As a stated in the first post, my wife and I were expecting our first child.  Throughout the entire pregnancy, she reassured me - 'it's a boy', 'i know it's a boy', 'it has to be a boy'.  Well guess what, in June 2000, my wife gave birth to a "BOY, AND WHAT A BOY!" 'Ah, Mr. MacIsaac, that's the umbilical cord' (A little Simpsons humor for you).  Actually, ('SURPRISE'!!) my wife gave birth to a beautiful little girl and I couldn't have been more proud in my life.  And you know what else, girls can play hockey too!!  Damn straight they can and my daughter is going to be the best damn hockey player ever because I'm going to make a backyard rink.  The following winter was crazy and I switched jobs again - there was just no time so another year went by.

In the fall of 2001, I was cleaning up the backyard from all the fallen leaves and I reaffirmed it -  I'm going to try and make a rink.  I started researching how to make one - without spending a lot of money.  The cheapest solution: use snow, pack the hell out of it and soak it with water.  Well, that sounds easy enough.  I don't have a lot of notes from that year but I recall packing the snow by foot.  The first heavy snow fall would have come after Christmas that year or in early January.  It was time consuming and didn't do a very good job.  I'm pretty sure my neighbour came over and offered his snowshoes to pack the snow.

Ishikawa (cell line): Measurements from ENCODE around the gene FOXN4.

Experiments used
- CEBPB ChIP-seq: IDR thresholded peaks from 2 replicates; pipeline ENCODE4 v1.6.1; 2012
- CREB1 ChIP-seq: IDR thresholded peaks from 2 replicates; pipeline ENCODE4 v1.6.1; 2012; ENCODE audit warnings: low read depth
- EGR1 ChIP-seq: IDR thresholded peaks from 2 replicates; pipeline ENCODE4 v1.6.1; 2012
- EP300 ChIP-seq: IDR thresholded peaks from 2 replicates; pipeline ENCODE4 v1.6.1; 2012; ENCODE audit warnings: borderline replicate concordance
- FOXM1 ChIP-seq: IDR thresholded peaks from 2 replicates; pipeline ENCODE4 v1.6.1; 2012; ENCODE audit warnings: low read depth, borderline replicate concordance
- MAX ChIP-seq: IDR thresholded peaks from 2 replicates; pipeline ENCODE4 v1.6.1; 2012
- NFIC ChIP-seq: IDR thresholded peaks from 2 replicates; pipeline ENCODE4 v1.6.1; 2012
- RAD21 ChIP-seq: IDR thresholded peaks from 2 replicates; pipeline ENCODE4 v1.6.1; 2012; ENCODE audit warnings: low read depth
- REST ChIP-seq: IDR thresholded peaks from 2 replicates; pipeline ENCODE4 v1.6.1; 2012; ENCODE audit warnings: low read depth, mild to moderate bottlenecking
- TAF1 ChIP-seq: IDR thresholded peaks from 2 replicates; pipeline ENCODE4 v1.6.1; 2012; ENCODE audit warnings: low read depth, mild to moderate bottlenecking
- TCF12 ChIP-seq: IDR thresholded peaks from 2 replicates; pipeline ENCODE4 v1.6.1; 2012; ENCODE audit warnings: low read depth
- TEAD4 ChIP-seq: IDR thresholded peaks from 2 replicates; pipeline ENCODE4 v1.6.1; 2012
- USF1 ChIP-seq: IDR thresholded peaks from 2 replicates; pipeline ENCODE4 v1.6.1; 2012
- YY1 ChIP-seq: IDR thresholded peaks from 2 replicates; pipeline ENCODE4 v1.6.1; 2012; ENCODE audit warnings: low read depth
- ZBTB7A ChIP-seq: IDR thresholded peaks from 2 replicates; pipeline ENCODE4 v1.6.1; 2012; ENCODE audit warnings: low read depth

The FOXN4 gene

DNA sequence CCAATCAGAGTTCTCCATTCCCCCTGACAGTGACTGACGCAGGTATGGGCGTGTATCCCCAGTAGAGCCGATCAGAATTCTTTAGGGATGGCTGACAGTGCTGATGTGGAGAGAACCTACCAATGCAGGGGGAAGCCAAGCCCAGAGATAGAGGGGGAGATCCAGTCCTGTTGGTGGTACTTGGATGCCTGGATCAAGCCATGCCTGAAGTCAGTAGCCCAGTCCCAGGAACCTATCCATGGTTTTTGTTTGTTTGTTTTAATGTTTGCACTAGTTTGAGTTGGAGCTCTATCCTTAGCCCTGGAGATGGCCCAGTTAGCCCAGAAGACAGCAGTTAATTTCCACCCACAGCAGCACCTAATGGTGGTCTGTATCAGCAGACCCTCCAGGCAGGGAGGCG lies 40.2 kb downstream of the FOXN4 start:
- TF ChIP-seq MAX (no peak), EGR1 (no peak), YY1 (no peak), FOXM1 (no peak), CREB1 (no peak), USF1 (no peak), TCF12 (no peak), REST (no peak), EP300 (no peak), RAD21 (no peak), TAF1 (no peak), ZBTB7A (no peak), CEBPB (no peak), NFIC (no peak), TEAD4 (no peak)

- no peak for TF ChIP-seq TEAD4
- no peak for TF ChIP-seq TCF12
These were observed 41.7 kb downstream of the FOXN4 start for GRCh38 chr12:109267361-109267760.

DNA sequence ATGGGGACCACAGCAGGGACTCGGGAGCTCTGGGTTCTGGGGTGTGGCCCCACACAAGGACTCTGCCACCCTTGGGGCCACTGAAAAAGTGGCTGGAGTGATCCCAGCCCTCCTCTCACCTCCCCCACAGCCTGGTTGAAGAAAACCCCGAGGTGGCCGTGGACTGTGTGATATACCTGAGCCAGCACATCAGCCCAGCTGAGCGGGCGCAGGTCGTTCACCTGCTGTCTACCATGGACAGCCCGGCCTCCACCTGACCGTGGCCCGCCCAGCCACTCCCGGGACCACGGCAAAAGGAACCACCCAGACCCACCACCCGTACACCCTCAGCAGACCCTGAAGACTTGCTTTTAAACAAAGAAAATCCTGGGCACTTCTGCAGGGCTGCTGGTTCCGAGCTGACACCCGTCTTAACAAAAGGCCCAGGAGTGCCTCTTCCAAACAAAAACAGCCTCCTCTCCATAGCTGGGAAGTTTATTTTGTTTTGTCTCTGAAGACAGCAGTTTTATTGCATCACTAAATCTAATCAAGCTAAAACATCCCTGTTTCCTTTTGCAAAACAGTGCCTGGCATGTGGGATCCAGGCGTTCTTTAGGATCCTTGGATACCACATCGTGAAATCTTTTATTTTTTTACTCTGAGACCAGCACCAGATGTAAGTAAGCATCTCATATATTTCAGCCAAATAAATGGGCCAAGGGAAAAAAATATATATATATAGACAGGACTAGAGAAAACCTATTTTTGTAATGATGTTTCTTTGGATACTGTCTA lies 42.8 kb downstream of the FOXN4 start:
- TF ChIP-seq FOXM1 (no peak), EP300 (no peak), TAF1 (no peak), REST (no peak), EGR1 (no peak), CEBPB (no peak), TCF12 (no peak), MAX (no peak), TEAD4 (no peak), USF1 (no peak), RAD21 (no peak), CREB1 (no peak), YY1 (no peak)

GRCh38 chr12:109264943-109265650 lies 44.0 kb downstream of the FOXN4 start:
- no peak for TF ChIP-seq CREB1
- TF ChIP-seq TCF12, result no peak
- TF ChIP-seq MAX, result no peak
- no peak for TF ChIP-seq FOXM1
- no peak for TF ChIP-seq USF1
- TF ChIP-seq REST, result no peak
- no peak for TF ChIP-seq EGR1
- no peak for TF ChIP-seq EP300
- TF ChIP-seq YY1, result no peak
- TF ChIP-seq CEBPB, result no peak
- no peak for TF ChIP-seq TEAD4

Once the snow was packed, I started soaking the snow.  I soaked and I soaked and I soaked - light spray, heavy spray, every spray that I could find on the nozzle.  My hands were soaking wet, my boots were soggy, but you know what I started seeing - ICE!  Ice was forming on the snow.  I worked this method for nights on end - in -20'C weather until ungodly hours into the morning.

Eventually, I had an ice surface.  I had enough snow to make ridges around the side to help keep the water in when I flooded again.  I had a little system and it seemed to work.  I remember the first skate, it was rough as hell, but I was skating on my backyard.  The rink that year was about 16' x 25' - it wasn't very big but it was the greatest rink ever (kind of like the pond when I was a kid) because I made myself a backyard rink.

Up Next: Year 2: Expansion

In the Beginning

I guess when you are starting a project like this (the blog, not the rink) you should probably start with the 5 "W" questions: Who, What, Where, When, and Why?
The How will come later in many different ways - hence, the Evolution of My Rink.